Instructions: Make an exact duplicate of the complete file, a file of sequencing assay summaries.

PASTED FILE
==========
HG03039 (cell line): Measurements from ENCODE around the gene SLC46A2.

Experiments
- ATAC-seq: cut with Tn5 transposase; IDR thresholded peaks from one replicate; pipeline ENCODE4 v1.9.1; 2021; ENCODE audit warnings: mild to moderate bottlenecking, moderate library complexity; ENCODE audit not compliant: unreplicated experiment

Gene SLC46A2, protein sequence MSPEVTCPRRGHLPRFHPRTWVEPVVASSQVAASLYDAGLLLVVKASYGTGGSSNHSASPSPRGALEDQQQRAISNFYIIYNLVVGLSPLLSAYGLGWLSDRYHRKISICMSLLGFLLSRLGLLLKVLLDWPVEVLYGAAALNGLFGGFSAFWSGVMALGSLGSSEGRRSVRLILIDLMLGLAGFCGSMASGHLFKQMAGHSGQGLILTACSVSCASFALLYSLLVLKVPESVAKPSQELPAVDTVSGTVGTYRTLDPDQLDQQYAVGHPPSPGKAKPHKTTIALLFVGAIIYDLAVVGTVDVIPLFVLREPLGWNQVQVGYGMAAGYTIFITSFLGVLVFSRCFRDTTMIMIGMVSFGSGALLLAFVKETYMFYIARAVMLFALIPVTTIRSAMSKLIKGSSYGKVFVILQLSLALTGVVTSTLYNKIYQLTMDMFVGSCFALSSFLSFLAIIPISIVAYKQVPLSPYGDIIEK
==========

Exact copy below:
HG03039 (cell line): Measurements from ENCODE around the gene SLC46A2.

Experiments
- ATAC-seq: cut with Tn5 transposase; IDR thresholded peaks from one replicate; pipeline ENCODE4 v1.9.1; 2021; ENCODE audit warnings: mild to moderate bottlenecking, moderate library complexity; ENCODE audit not compliant: unreplicated experiment

Gene SLC46A2, protein sequence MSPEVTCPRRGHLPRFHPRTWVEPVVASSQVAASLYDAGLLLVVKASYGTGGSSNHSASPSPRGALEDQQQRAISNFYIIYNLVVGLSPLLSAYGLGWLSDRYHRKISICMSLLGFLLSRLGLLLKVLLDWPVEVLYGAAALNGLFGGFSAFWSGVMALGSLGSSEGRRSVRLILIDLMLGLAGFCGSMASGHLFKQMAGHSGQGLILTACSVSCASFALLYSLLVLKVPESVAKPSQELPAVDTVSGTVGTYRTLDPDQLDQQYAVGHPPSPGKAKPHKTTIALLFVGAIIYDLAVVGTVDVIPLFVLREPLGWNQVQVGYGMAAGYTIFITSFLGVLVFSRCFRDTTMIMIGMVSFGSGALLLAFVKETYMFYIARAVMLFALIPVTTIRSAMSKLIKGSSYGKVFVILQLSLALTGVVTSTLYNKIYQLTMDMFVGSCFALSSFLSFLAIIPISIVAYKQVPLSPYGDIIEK